I’ve pulled the Mensa PDF file I printed off back out. We didn’t go in order. We started with “Hope” by Emily Dickenson. Because she looked pretty to my daughters. My kids LOVE to sing it to the Gilligan’s Island theme song, as recommended by those Mensas! We’ve done “No Man Is an Island” by John Donne. We tried the Teddy Roosevelt speech. We’ve taken a break from it for Halloween (Lil Orphant Annie) and Thanksgiving (When The Frost Is On The Punkin). But, we will go back to it after Christmas.
There have been a few we gave up on without complete mastery, but they tried: The Teddy Roosevelt speech The Man in the Arena, “The Star” (the complete verses of ‘Twinkle, Twinkle, Little Star), “Monday’s Child”, and “In 1492”. There are pieces of poems they don’t understand. There are words they don’t say quite right. But over the months, they grasp more. Incorrect words become correct. Meanings become clear. They hear as a child and understand as the years go by.
Our list of mastered and currently recitable-in-completion poems is at the beginning of the post.
My thoughts on how to incorporate poetry into a curriculum:
1. Have a few beautifully illustrated anthologies that sit around the house within easy reach for the kids. Lay them on the coffee table. Lay them on the kitchen table. Lay them on their bedside table. Move them around to wherever they will be.
2. Read aloud from the nicely illustrated anthologies while snuggling up on the couch.
3. Pick a couple or a few very short, easy poems to memorize. A practical one is nice, like “Thirty days hath September, April, June, and November…” They can use it to do grammar and math worksheets and they like that a lot!!!!
4. See if the whole family will get involved in recitation in the evening. Pick a new poem to read aloud a few times. Then, have someone volunteer to go first to see how much they can say. If there’s no volunteer, have an adult go first. Take turns. Repeat a few times to see who has the best memory! It usually isn’t an adult, and the kids love that! They love to correct mom and dad on incorrect words!
5. Choose strongly rhymed poems at first. They’re easier.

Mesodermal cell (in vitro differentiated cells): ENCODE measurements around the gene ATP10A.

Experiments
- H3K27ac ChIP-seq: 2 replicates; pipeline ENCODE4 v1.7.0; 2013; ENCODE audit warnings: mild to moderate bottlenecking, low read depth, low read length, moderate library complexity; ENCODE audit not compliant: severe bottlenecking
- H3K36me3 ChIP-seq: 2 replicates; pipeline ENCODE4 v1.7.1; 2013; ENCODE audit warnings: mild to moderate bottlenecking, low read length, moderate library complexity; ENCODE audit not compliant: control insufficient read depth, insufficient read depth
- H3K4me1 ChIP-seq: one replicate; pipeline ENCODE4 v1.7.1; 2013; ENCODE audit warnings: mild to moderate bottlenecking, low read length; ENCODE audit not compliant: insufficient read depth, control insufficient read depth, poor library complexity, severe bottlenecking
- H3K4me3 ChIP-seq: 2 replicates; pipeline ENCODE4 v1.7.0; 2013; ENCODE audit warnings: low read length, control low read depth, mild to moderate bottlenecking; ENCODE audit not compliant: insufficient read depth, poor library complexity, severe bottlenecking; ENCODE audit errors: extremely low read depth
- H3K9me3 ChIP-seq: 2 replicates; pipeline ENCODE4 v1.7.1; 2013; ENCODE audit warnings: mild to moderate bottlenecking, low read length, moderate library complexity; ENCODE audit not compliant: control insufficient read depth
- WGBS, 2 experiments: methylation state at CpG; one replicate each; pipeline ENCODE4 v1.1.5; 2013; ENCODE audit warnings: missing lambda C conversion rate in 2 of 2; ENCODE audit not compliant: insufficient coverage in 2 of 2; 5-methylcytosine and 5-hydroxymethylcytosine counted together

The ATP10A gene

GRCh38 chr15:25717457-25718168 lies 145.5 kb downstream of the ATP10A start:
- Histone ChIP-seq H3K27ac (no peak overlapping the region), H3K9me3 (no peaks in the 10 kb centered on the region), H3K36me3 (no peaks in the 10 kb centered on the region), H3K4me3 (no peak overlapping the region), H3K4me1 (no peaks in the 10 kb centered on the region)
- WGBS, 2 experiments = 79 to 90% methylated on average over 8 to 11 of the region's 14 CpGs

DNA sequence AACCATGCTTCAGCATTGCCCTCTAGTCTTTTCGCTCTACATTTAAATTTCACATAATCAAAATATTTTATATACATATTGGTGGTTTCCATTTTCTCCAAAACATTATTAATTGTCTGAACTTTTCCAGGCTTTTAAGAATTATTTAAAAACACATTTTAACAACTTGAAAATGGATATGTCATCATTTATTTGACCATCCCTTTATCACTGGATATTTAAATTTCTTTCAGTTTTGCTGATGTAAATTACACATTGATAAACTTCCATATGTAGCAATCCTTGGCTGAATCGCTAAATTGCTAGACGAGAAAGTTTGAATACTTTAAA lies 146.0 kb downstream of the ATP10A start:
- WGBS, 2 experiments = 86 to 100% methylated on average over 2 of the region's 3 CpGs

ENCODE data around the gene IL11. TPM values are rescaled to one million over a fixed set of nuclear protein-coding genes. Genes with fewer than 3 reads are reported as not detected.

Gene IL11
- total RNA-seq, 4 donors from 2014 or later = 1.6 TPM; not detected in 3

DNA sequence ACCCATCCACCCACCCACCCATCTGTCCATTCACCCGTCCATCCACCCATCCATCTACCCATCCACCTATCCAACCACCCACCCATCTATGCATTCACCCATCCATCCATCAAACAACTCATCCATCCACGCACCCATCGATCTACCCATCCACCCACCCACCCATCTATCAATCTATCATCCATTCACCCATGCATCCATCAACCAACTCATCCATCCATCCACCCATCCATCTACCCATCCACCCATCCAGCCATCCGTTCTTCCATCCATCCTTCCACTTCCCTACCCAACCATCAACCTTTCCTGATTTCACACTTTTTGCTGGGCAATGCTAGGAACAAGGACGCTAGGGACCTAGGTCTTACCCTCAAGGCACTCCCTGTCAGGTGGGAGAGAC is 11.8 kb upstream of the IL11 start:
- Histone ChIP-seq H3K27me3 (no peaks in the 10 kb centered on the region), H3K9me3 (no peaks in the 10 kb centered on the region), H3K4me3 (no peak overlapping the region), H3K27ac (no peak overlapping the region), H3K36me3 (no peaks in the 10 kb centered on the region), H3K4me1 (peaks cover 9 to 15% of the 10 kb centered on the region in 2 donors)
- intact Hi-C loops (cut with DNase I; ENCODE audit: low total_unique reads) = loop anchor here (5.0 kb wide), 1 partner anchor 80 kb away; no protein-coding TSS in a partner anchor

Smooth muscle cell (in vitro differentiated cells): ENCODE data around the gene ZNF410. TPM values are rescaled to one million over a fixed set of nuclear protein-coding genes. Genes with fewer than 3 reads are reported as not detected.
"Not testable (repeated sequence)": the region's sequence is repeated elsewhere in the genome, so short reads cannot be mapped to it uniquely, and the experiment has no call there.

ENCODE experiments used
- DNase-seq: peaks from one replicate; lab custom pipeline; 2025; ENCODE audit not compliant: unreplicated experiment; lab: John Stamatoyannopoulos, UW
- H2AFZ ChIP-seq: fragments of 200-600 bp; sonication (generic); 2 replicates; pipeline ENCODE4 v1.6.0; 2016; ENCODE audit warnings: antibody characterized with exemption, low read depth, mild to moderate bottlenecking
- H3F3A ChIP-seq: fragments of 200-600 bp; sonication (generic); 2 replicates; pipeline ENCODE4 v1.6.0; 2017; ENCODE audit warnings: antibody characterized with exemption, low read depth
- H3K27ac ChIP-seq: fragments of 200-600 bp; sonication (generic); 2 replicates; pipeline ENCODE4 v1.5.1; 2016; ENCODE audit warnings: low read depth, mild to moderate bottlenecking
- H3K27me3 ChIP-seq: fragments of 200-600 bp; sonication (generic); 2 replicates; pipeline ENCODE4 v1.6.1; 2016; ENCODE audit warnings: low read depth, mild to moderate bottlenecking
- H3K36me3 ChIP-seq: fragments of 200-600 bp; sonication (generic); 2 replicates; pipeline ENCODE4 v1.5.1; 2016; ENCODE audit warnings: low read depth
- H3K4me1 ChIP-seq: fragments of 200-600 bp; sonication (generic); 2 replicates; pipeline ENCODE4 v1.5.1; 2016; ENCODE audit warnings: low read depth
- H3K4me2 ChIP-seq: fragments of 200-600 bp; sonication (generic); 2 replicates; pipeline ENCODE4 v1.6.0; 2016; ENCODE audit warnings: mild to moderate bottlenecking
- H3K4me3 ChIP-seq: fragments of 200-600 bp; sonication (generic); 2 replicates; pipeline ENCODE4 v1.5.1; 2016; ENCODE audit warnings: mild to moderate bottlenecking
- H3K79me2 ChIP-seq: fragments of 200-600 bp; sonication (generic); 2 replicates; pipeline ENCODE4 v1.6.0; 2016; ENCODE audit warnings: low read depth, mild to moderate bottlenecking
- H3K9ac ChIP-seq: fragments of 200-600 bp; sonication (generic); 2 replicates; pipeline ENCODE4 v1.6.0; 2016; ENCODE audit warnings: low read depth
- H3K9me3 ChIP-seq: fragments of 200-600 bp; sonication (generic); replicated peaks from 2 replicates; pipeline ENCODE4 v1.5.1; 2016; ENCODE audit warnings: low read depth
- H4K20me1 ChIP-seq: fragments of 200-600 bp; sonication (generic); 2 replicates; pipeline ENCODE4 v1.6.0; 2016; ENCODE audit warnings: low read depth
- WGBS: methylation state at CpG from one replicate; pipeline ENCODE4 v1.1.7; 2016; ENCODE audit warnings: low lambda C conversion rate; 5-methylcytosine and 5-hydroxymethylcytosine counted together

6. Choose poems with strong imagery if they’re a bit more complex, and then point out images you see that go with the poem you’re reading. (There’s a ‘fodder-shock’or there’s a bird ‘perching’).
7. After they’ve heard a complex poem a few times, paraphrase it the best you can trying to keep the poem rhythm the same. Then they can hear it in understandable language but with most words still in the correct “position” in the scheme of the poem.
8. Set it to music if that works out and you can think of a song to match.
9. After they’ve practiced the poem and have some of it down, play clips from You-Tube of people reciting the same poem. My kids love this. It’s even more fun if you can find footage on the internet of the poem being read by a person/people in a poetry recitation contest! My kids became very excited to think about competing! They had no idea that was possible! And if you can find a couple of people reciting the same poem in different ways, the kids like that, too.
10. Choose poems that relate to you and your family and things you may all love. Poems maybe even you have loved. I’ve always loved James Whitcomb Riley since I’m from Indiana. Many of his poems are about the farm and written with a dialect that I am familiar with. My children have easily memorized two of his poems, despite their length and dialect. “Little Orphant Annie” they heard clips of from their Grandma and “When The Frost Is On the Punkin” reminds us all of our trips home to Granny and Papa Bear’s farm each October. Pull from your heritage. Pass it on.
11. Keep them in a binder with the headings: Mastered Poems and Poems to Learn. Review the mastered poems as needed to keep them mastered. Print off poems you or they want to learn and keep them there at your fingertips.
12. Present a wide variety of poems, and don’t underestimate their abilities. Sure give them some simple, fun ones–but also give them some rich, deep ones, too!
You may be interested in another post I’ve written regarding two more poems we have learned: Part 4 of Our Third Grade Curriculum: Poetry.